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Octave Tassaert : “Heaven and Hell” (c. 1850)

Archival Inkjet on Matte Finish Fine Art Paper

The Ibis’s giclée process uses archival pigment inks on 100% cotton rag paper to achieve crisp detail and rich, lasting color. Unlike posters, they will not yellow with time, but will maintain their original quality for as long as you own them. If you are unhappy with your print for any reason, you are welcome to return it for a full refund.

This painting focuses upon the struggle between good and evil for the soul of a young woman. Looking out at the viewer, she is shown in the upper center of the composition, immediately below an angel and directly above Satan. At the upper right Saint Michael — holding scales for weighing the goodness of souls — admits the Blessed to Heaven. Below, the Damned struggle to avoid the firey pits of Hell and the demons that will torment them for eternity.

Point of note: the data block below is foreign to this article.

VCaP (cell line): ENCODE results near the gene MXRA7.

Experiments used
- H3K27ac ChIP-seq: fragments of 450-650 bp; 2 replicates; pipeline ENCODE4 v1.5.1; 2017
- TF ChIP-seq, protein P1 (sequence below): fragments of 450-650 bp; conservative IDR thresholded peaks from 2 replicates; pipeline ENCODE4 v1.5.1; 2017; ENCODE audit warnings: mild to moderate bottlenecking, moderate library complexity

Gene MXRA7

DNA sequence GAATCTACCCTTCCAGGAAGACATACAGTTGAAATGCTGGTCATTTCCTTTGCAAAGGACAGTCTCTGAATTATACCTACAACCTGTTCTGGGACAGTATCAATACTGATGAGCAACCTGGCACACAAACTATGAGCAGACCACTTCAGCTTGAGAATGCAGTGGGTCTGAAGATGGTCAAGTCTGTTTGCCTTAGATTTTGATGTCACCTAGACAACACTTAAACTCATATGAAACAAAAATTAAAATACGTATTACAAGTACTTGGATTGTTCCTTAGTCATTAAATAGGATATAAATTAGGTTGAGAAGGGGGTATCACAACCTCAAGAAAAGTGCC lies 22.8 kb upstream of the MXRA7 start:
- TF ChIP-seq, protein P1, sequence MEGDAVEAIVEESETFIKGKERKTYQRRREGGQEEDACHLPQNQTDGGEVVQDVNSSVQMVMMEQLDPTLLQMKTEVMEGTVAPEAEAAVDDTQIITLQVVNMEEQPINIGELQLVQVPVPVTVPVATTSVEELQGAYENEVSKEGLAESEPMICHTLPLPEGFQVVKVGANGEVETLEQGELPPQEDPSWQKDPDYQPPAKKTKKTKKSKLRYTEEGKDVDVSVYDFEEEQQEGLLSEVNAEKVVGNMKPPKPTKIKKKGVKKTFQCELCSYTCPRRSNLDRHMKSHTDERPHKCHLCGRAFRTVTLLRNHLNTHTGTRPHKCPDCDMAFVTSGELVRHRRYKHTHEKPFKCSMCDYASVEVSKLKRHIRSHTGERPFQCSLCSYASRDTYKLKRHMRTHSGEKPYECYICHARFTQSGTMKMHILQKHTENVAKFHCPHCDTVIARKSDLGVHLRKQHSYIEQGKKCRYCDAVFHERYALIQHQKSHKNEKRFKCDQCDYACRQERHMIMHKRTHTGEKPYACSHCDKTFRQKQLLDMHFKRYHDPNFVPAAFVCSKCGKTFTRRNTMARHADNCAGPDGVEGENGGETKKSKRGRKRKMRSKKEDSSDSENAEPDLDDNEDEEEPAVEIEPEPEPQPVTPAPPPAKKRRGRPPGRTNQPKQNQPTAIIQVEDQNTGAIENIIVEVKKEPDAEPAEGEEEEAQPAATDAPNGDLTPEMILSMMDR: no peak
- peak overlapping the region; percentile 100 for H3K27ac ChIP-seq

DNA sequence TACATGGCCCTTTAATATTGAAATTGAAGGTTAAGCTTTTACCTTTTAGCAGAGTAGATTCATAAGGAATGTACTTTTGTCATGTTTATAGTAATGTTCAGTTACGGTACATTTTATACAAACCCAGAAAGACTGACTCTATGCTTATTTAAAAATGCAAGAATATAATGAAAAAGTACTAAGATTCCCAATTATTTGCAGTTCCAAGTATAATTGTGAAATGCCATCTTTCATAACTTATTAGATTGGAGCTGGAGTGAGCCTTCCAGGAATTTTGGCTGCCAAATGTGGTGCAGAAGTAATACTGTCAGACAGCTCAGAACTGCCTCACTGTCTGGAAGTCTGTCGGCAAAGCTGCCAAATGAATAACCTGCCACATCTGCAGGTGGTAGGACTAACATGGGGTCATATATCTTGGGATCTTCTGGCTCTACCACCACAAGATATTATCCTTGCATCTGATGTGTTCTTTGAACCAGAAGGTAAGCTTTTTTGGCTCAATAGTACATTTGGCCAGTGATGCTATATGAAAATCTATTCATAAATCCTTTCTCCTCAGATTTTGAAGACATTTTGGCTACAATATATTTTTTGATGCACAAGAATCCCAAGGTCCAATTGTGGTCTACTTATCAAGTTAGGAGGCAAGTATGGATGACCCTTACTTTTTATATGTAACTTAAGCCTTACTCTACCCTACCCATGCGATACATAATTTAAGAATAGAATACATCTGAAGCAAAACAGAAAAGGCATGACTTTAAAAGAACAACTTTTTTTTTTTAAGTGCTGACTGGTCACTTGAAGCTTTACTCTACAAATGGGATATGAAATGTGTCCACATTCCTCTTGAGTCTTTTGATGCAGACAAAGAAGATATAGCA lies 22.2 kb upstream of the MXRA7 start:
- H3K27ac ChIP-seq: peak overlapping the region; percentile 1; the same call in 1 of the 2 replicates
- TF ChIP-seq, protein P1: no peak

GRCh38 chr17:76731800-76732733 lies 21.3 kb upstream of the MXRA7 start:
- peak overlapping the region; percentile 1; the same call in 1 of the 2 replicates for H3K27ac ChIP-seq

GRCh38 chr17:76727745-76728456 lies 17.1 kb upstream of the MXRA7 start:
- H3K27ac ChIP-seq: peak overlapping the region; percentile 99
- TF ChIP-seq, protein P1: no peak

At the time Tassaert painted this work, France was undergoing considerable political upheaval. In 1848, the country was wracked by a civil war between royalist and republican forces. Tassaert himself believed strongly in the Republic, and probably intended the young woman — caught between the sensual, worldy temptations of royalist excesses and the noble, pure ideals of the Republic — to personify the country of France.

Credit Line: Text courtesy of The Cleveland Museum of Art.

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